“FUN”Damentals - Make Practicing Great Again
Time is your most valuable resource, so ensuring you're being as efficient as possible practicing is extremely important. But we also need to make sure we are still having fun. If your practice sessions aren't fun, they're likely to be shorter as well as less productive. Don’t let the pressure of auditions or performances hinder what you’re able to accomplish during your practice time. When you stop having fun, you stop learning. When drummers try to work on their fundamentals, the practice sessions often don't last very long. People get bored too quickly and don’t spend enough time on one of the most important aspects of drumming….FUNdamentals. Give the following ideas a try and see if you can make your practice time more fun!
Practice with music as your metronome. This is a great way to increase the duration of your practice sessions. Put your headphones in and play along with your favorite bands. Start by keeping it simple here and working just your fundamentals. Legatos, Accent-tap, Paradiddles, rolls, etc. This is a great way to get a lot of repetitions under your belt and your internalizing tempo in a fun way. We would argue that playing with music replicates the experience of playing with a live band more so than playing with a metronome. If you’re wanting to take this to the next level create a playlist of songs that are the same tempos as your show music. Websites like https://songbpm.com/ can make this a pretty easy task.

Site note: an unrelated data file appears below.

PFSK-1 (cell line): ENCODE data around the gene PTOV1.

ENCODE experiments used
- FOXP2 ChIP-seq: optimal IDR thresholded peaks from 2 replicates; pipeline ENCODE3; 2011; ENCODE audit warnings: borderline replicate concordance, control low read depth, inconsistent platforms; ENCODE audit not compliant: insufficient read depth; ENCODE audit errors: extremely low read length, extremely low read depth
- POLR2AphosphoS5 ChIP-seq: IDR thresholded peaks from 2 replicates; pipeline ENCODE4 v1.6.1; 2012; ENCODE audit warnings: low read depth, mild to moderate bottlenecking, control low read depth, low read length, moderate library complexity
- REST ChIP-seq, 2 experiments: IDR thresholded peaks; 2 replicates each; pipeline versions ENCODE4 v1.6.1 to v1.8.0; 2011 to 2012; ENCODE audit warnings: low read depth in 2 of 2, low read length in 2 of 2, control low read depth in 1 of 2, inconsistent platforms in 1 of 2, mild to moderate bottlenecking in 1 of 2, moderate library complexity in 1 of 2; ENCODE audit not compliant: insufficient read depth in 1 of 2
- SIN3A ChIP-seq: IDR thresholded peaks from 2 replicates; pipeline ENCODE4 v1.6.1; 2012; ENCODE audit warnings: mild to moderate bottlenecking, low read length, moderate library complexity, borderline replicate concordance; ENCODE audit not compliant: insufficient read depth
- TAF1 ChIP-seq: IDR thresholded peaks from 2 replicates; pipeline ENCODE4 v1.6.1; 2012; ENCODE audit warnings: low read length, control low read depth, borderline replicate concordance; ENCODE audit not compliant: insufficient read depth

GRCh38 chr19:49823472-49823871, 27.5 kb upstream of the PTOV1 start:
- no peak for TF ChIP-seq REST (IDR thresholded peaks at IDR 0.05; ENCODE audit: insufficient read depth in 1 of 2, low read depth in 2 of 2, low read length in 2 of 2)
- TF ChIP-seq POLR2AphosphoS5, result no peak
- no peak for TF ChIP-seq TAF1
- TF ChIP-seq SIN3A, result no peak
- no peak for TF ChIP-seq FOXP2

When trying to become more consistent with new music or working on the consistency of a difficult rudiment, try The Penny Game. Place 5 pennies on your practice pad or drum. Place them somewhere so they are not moved or hit while you’re playing. For each successful repetition, move 1 penny over to the right. The goal is to move all 5 pennies to the right. If at any point there is an unsuccessful repetition move ALL of the pennies back to their starting point and repeat the exercise. If you want to take this to the next level, create a game incorporating The Rule of 16!
Set-up time to drum with people from a different drumline. If you’ve only had a limited amount of instructors in your life, drumming with someone from a different drumline is a great way to gain additional perspective. You’ll be able to teach each other different licks and ways of thinking about things. Restrain from making this a competitive endeavor, but but rather focus on exploration and having fun.
FUNdamentals are the building block of everything we do. Make sure you have fun practicing them so you can reap the benefits!
Author: John McClean